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Illinois Gubernatorial Contest – Surprisingly – Heats Up PDF Print E-mail
Commentary/Politics - Illinois Politics
Tuesday, 29 October 2002 18:00
My buddy Jim Anderson over at the Illinois Radio Network mentioned the other day that he is seeing some eerie similarities between this governor’s race and the last one. He could very well be right. Back in 1998, George Ryan was the heavy early favorite. Everybody figured it was “his turn” to be governor, as Anderson correctly recalls it. Ryan’s election looked just about inevitable for almost a year, so all the big-time special interests jumped on board his victory train, including some groups that usually back Democrats, such as the pro-choicers and gay-rights supporters.

Sound familiar so far? It should. Rod Blagojevich has had a huge and insurmountable-looking lead over Jim Ryan ever since the March primary. And some very major Republican-leaning interest groups, such as the Illinois State Medical Society and the Illinois Retail Merchants Association, have endorsed the Democrat and contributed big bucks. Former Governor Jim Thompson, a Republican, even hosted an event for Blago at his downtown law office. The air of inevitability has surrounded Blagojevich for months.

Anyway, back to 1998. The race tightened up a lot a few weeks before the election as the public started noticing news coverage about the budding corruption scandal at Ryan’s secretary-of-state office. Voters also began to realize that even though Democrat Glenn Poshard was running a terrible campaign, had a goofy-looking mustache, and was pretty right-wing, he was still a decent man and might be a good governor.

You could smell the Republican panic in the air as media coverage intensified about the license-for-bribes scandal (except in overtly Republican outlets such as the Chicago Tribune) and some polls showed Democrat Glenn Poshard finally starting to close the gap.

In the end, George Ryan, who by all accounts was supposed to slaughter Glenn Poshard, only won by the barest of margins.

About a week or so ago, voters started sensing what some of us in the political and news businesses have known for a long time. Rod Blagojevich is a poll-driven, over-handled goofball who can’t seem to think on his feet and whose political connections are a bit on the shady side. And they might have grown tired of his attacks on Jim Ryan, even though some of those charges have plenty of merit.

As a consequence, Blago’s numbers have dropped like a stone. What was once a 20-point lead is now as close as 6 in one poll. Blagojevich’s performance in his last two debates with Jim Ryan seemed forced and over-aggressive. It seems to many of us that he and his campaign are panicking.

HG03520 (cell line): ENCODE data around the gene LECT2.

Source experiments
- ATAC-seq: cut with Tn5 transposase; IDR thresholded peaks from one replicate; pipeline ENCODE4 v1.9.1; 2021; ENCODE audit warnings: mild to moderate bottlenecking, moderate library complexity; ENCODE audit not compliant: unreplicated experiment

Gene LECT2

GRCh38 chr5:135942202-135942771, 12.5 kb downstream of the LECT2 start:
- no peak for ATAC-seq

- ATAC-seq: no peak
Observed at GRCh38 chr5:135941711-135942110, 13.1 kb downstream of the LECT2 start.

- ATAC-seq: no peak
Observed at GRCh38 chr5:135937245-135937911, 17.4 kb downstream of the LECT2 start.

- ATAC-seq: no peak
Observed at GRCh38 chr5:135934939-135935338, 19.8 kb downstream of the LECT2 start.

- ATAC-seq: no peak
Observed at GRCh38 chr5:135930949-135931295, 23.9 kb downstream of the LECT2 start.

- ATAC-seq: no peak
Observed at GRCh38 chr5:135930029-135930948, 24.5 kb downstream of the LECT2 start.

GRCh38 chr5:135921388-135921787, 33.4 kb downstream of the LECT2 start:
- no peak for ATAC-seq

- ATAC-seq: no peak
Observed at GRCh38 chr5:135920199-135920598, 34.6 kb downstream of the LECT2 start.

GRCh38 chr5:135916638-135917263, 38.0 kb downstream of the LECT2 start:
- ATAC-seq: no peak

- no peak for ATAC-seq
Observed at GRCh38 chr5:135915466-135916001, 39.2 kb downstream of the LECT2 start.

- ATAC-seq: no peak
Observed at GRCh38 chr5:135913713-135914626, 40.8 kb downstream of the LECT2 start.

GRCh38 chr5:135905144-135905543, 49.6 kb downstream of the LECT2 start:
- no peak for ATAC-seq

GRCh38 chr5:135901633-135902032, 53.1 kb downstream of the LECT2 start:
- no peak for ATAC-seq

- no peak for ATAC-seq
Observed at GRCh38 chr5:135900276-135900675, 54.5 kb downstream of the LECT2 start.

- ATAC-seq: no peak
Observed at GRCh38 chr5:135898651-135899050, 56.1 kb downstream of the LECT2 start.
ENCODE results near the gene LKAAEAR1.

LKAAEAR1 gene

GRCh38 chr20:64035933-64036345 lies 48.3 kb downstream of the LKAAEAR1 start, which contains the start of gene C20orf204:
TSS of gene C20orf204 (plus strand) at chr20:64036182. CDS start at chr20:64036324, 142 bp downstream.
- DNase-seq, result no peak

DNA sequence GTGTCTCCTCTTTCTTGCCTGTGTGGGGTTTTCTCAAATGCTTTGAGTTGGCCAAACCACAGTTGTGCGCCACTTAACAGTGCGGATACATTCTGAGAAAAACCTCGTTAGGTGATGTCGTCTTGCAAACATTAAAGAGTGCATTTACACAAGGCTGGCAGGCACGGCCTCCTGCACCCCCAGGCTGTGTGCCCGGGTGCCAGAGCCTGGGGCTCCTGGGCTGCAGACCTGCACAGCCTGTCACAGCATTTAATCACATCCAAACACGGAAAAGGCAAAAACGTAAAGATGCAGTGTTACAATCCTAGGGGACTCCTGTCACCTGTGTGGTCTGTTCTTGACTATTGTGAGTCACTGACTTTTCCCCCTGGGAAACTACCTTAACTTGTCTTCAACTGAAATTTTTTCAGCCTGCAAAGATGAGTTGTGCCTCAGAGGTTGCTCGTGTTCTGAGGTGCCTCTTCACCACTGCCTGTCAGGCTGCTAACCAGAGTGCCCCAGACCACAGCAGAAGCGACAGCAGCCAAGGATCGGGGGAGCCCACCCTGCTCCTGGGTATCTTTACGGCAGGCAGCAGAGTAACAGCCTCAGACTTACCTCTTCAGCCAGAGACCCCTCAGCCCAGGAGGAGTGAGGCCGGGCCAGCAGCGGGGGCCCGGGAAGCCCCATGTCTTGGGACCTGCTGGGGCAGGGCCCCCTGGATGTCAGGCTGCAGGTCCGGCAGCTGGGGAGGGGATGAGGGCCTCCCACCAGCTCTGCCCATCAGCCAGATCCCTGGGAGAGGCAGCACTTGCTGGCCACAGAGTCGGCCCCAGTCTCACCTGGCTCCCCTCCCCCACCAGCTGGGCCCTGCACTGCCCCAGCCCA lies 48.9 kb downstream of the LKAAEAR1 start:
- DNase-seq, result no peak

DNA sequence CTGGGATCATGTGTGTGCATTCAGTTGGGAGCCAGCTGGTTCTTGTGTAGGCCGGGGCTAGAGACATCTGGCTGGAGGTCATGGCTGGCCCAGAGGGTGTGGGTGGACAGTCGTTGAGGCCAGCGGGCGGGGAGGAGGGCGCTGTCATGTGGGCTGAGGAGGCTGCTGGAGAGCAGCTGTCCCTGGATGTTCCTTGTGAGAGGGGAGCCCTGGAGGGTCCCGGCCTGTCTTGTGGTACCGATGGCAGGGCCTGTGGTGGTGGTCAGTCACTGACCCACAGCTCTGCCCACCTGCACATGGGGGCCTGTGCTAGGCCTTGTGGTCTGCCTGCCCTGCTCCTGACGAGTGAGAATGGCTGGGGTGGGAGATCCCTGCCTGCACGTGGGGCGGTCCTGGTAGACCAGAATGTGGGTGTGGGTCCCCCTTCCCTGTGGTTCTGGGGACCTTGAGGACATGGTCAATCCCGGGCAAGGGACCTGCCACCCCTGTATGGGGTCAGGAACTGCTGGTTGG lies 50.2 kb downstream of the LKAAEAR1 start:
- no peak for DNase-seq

Jim Ryan’s campaign manager, Carter Hendren, reportedly told Republican insiders all last week that if the campaign could raise a million dollars by the end of the week, they might just be able to win this race. According to the disclosure reports as of early Friday morning, Jim Ryan’s campaign had raised about half that amount.

But if anyone can win this thing, Hendren can. The campaign manager for Jim Edgar’s first gubernatorial race and for Senate President “Pate” Philip’s decade-long winning streak, Hendren is legendary for keeping his wits while everyone else is freaking out – and Blago’s campaign headquarters is obviously, as evidenced by the last two debates, not a sea of calm these days. Hendren has also succeeded in changing the subject of the campaign from Jim Ryan’s character (George Ryan corruption, Rolando Cruz’s wrongful conviction, etc.) to Blago’s character (shady pals, Chicago-machine father-in-law, poor work ethic, etc.). And that is exactly where Jim Ryan has wanted to be all along. He just couldn’t figure out how to get there until Hendren signed on to the campaign a few months ago.

Jim Ryan is also finally displaying the personal animation that he has kept concealed from public view throughout his political career. The speech coach Hendren hired in late summer evidently worked out, as did the challenge of a possible win. His newly warmed personality might thaw out some of the residual iciness in voters’ veins toward his candidacy.

My friend Anderson thinks Blagojevich will eke out a close win on election day, just like George Ryan did four years ago. I don’t know what to think any more.

Rich Miller also publishes Capitol Fax, a daily political newsletter. He can be reached at (http://www.capitolfax.com).
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